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We'll likely keep doing what we do, and see if she picks up the cues again and sleep on her own. I talked with a few buddies who have kids our age and some who have older kids, and it seems that many have just taken to co-sleeping on the floor. Those with older children have said they grow out of the co-sleeping dependency. Very few have been able to sleep train their child in to the crib as their experience was quite different from us.

@at1212b For the nightly routines, I (father) feed her dinner, evening play, bath, and bedtime story. In the past I'd have no issues getting her to sleep in my arms or getting her to a semi drowsy state where I can place her in the crib and she sleeps on her own. I still do all the same, but the last step to put her down for the count, it's now mom. I've lost the ability to put her down. This is only for evenings. Naps, I still have some ability to put her down.

She's got this crazy 6th sense now too. Even if she's asleep, like deep sleep, where she wont wake when you move her limbs or body around. When mom gets up, she starts to cry. I don't believe that she could feel movement from the mattress since it's a still memory foam mattress but if you slowly roll to get up, she'll turn, look and cry.
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Nov 7, 2012
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ah sleep regression. Oh the joys of being a ninja creeping out of their room. Make sure you lube up the door hinges and the door knob itself. lol

We've let our now 2yr old cry it out a few nights in a row along with playing ninja. Like others have said, keep at it. It'll work eventually. Our LO now sleeps right after our bedtime routine similar to yours (Dinner, play, bath, story) but he knows that when he's in his crib it's bedtime. He doesn't cry (*knock on wood) and might be awake for 30mins or so tossing and turning but eventually falls asleep.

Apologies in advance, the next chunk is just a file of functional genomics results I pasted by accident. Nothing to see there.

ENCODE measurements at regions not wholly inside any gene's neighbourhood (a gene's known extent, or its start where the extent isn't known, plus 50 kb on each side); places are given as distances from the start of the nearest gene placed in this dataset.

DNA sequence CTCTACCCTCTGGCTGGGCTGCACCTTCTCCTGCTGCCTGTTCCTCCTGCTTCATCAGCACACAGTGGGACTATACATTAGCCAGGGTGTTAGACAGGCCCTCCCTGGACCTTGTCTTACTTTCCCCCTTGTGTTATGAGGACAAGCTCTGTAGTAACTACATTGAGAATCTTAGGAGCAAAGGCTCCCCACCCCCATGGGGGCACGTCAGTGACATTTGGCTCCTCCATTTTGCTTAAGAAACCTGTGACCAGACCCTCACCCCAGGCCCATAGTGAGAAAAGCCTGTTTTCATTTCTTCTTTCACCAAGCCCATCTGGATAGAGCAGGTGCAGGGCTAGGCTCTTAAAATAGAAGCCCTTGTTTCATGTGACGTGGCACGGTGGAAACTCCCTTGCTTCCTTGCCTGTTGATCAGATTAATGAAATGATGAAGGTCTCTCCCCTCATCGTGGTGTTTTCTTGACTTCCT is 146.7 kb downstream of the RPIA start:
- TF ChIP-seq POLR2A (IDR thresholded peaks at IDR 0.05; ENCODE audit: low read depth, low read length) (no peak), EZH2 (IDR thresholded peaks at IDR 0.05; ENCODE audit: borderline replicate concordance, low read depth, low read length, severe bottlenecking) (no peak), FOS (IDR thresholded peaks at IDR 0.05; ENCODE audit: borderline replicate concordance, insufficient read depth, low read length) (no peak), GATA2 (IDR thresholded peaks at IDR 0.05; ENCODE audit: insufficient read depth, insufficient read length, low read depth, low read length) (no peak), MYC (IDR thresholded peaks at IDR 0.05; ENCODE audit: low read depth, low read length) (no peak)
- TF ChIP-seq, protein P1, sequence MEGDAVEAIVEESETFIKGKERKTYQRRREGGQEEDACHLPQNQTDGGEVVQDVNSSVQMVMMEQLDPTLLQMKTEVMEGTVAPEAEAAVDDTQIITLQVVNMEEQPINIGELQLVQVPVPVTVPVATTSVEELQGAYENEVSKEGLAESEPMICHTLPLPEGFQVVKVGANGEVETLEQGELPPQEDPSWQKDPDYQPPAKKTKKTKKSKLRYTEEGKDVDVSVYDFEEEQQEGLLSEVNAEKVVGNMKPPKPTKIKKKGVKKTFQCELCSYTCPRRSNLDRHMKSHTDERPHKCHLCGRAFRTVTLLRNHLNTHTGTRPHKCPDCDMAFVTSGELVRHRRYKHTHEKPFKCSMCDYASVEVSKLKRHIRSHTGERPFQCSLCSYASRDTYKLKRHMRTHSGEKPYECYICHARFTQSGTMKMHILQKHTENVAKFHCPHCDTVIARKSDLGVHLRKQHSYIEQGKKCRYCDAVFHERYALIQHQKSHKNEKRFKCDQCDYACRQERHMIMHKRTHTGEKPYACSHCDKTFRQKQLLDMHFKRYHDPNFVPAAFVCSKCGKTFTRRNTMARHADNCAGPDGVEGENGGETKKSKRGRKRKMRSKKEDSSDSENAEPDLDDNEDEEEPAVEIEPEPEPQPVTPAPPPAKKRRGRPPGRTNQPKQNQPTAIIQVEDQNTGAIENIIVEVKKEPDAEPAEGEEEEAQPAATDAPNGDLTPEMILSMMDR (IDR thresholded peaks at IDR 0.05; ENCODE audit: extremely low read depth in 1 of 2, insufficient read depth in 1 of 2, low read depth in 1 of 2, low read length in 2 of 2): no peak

Another thing you might have to consider is if they're teething. Tylenol helps a little.

Also, we've never had our LO sleep with us in our own bed. The only time was when we went to Niagara Falls. Worst sleep ever. He has his own bed and thats it.
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donlaw wrote:
Mar 15th, 2019 5:58 pm
We'll likely keep doing what we do, and see if she picks up the cues again and sleep on her own. I talked with a few buddies who have kids our age and some who have older kids, and it seems that many have just taken to co-sleeping on the floor. Those with older children have said they grow out of the co-sleeping dependency. Very few have been able to sleep train their child in to the crib as their experience was quite different from us.

@at1212b For the nightly routines, I (father) feed her dinner, evening play, bath, and bedtime story. In the past I'd have no issues getting her to sleep in my arms or getting her to a semi drowsy state where I can place her in the crib and she sleeps on her own. I still do all the same, but the last step to put her down for the count, it's now mom. I've lost the ability to put her down. This is only for evenings. Naps, I still have some ability to put her down.

She's got this crazy 6th sense now too. Even if she's asleep, like deep sleep, where she wont wake when you move her limbs or body around. When mom gets up, she starts to cry. I don't believe that she could feel movement from the mattress since it's a still memory foam mattress but if you slowly roll to get up, she'll turn, look and cry.
I say firmly no sleeping on the floor or co-sleeping. Do not give in is my advice. My wife's sister also did sleep training, and another friend who was firm on it (they followed the methods in the books). I didn't read the book, but understood it based on what my wife told me. I have friends, with kids, around 6-7 still co-sleeping because they accepted that as 'fact'. While we have 2 kids both sleeping in their own rooms, on their own since 4-5 months. Again, nothing wrong with co-sleeping whether in the bed or room together if that's what the parents want, but if you want to be independent, do not accept the thinking of "my child is different and needs me to sleep with".

I have 5 and 3 year old girls. Both sleep trained with the crib. My 5 year old still sleeps in her crib but one side open for the last year and half.

-First one, I did what you did. Have her sleep in my arms, then put her down. That was really the wrong way as they become dependent on it, and know separation is coming. I've had battles, in what felt like ages while she resisted in my arms. At around 1 year (really, more like 9-10 months), they become absolutely aware of what's going on.